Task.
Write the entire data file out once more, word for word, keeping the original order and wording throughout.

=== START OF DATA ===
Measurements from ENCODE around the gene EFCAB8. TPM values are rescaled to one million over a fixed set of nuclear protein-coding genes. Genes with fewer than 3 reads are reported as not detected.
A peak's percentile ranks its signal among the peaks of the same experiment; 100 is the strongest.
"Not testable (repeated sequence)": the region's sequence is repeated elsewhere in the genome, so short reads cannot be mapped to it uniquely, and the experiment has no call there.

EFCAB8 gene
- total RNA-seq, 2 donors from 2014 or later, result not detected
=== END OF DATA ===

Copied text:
Measurements from ENCODE around the gene EFCAB8. TPM values are rescaled to one million over a fixed set of nuclear protein-coding genes. Genes with fewer than 3 reads are reported as not detected.
A peak's percentile ranks its signal among the peaks of the same experiment; 100 is the strongest.
"Not testable (repeated sequence)": the region's sequence is repeated elsewhere in the genome, so short reads cannot be mapped to it uniquely, and the experiment has no call there.

EFCAB8 gene
- total RNA-seq, 2 donors from 2014 or later, result not detected